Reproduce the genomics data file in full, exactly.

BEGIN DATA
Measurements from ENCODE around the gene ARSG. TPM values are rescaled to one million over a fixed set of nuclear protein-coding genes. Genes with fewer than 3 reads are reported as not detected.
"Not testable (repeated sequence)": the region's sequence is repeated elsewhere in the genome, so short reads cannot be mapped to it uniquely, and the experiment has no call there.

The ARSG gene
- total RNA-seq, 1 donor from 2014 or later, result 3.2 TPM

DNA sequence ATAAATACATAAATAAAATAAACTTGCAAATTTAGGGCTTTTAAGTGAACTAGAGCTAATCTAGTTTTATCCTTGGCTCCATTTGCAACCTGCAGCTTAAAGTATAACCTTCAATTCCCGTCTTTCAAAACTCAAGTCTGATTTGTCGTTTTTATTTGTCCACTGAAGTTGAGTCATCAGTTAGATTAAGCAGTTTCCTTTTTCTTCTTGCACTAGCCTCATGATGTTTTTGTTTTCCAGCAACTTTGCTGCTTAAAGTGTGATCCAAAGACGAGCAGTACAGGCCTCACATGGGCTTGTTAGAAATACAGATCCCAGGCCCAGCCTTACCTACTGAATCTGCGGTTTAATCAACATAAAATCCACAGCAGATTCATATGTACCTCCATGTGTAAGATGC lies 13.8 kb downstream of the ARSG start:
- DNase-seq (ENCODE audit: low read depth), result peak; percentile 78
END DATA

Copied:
Measurements from ENCODE around the gene ARSG. TPM values are rescaled to one million over a fixed set of nuclear protein-coding genes. Genes with fewer than 3 reads are reported as not detected.
"Not testable (repeated sequence)": the region's sequence is repeated elsewhere in the genome, so short reads cannot be mapped to it uniquely, and the experiment has no call there.

The ARSG gene
- total RNA-seq, 1 donor from 2014 or later, result 3.2 TPM

DNA sequence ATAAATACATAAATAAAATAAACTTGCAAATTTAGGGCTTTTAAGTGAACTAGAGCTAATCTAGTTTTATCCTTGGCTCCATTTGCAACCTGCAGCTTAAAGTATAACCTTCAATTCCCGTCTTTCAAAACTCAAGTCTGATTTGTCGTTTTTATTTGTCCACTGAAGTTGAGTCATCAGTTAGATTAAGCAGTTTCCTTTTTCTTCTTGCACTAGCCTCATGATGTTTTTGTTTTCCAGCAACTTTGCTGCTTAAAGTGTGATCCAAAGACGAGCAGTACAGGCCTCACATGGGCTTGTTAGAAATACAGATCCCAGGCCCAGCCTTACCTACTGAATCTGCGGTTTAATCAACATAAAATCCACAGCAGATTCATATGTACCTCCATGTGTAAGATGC lies 13.8 kb downstream of the ARSG start:
- DNase-seq (ENCODE audit: low read depth), result peak; percentile 78